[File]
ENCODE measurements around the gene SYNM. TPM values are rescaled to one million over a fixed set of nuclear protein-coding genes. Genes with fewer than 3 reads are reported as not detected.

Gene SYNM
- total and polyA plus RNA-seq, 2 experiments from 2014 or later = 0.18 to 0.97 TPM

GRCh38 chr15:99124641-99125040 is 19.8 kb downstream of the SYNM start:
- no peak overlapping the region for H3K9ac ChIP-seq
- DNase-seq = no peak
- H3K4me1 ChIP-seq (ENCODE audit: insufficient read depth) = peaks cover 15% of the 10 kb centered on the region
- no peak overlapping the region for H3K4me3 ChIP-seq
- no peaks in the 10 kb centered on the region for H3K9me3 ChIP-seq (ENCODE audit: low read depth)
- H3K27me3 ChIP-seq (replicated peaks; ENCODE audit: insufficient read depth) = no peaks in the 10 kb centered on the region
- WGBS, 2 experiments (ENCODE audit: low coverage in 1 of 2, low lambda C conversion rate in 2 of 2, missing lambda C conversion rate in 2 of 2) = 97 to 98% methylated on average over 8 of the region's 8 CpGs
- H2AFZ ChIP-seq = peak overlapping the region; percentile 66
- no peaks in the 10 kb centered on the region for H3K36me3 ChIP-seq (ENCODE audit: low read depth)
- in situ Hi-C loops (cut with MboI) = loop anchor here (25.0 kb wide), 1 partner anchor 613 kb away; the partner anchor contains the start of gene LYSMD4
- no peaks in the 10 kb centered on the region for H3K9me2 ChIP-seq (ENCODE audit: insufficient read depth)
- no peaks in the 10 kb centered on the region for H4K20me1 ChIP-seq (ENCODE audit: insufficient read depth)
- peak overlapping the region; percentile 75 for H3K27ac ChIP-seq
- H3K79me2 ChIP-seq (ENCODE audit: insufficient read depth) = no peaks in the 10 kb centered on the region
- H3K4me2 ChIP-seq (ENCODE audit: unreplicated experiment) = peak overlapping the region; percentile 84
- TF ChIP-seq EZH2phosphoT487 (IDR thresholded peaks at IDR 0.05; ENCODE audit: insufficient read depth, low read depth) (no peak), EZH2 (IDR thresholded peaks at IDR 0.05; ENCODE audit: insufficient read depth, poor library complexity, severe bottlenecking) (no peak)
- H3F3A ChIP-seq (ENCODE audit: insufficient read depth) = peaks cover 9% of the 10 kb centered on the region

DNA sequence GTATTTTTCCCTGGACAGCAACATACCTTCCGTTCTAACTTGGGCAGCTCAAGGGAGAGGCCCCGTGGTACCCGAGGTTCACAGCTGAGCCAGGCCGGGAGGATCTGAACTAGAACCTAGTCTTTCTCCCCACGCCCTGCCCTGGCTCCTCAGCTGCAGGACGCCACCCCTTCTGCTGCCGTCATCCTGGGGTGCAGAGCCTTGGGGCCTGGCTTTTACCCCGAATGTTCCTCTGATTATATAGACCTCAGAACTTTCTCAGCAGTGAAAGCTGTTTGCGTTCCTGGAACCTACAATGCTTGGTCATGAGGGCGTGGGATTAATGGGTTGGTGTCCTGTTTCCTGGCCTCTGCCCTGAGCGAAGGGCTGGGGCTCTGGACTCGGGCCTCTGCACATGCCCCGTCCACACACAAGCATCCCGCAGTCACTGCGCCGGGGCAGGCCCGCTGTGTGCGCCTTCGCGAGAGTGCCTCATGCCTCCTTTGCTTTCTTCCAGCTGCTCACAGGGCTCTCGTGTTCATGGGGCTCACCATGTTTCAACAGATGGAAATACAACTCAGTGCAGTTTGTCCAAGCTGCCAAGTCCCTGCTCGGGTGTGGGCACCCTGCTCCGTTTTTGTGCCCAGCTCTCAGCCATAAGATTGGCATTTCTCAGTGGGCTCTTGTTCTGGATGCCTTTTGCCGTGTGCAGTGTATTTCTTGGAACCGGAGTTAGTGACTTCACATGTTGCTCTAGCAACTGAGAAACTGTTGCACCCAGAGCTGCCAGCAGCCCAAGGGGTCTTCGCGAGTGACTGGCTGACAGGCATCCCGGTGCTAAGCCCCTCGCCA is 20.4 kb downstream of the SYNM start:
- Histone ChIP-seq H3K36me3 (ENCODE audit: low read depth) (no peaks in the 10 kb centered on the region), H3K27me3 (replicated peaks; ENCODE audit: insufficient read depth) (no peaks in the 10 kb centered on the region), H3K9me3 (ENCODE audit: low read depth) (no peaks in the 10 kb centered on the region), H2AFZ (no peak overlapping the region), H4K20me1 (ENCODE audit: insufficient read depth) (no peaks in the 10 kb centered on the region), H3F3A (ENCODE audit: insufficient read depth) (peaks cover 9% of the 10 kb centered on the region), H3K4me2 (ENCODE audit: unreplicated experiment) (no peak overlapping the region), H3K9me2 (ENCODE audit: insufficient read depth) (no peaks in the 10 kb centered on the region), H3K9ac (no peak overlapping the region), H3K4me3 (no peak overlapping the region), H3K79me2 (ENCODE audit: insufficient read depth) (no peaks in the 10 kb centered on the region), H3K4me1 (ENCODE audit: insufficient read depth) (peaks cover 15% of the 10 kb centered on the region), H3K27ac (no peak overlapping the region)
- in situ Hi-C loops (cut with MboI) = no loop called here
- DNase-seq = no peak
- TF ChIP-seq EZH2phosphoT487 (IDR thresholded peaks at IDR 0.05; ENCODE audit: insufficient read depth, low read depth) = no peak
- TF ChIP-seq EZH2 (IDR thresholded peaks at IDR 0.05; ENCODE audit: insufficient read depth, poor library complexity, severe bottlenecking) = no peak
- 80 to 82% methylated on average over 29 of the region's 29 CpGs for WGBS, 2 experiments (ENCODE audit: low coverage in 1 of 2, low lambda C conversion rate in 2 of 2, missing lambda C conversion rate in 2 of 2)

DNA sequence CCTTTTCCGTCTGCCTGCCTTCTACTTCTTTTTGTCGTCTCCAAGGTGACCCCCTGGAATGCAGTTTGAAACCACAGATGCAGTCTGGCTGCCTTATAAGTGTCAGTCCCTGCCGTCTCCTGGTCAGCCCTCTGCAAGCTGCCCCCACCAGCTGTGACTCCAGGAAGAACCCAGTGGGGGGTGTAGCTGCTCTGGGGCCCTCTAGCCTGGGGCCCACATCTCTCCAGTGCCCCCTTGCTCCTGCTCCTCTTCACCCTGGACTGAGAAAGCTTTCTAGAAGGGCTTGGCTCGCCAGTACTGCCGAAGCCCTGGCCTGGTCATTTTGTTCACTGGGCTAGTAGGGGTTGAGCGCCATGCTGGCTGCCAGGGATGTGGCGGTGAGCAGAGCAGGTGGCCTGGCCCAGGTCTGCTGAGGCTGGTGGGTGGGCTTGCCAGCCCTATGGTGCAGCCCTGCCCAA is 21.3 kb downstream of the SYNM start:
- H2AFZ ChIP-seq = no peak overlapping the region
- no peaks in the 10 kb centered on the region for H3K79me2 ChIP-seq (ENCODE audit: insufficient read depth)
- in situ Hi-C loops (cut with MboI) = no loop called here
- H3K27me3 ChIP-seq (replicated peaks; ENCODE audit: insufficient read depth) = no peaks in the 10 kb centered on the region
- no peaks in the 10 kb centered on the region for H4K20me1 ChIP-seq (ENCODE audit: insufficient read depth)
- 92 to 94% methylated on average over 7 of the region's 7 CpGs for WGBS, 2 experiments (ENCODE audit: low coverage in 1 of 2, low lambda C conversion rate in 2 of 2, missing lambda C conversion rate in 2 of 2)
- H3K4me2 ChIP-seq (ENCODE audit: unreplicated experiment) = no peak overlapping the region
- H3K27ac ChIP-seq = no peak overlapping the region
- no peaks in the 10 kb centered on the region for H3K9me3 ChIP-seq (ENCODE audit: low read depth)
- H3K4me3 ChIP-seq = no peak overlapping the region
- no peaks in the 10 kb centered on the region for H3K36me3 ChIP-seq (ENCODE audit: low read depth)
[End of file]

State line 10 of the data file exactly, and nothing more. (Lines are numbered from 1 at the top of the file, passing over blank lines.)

- H3K27me3 ChIP-seq (replicated peaks; ENCODE audit: insufficient read depth) = no peaks in the 10 kb centered on the region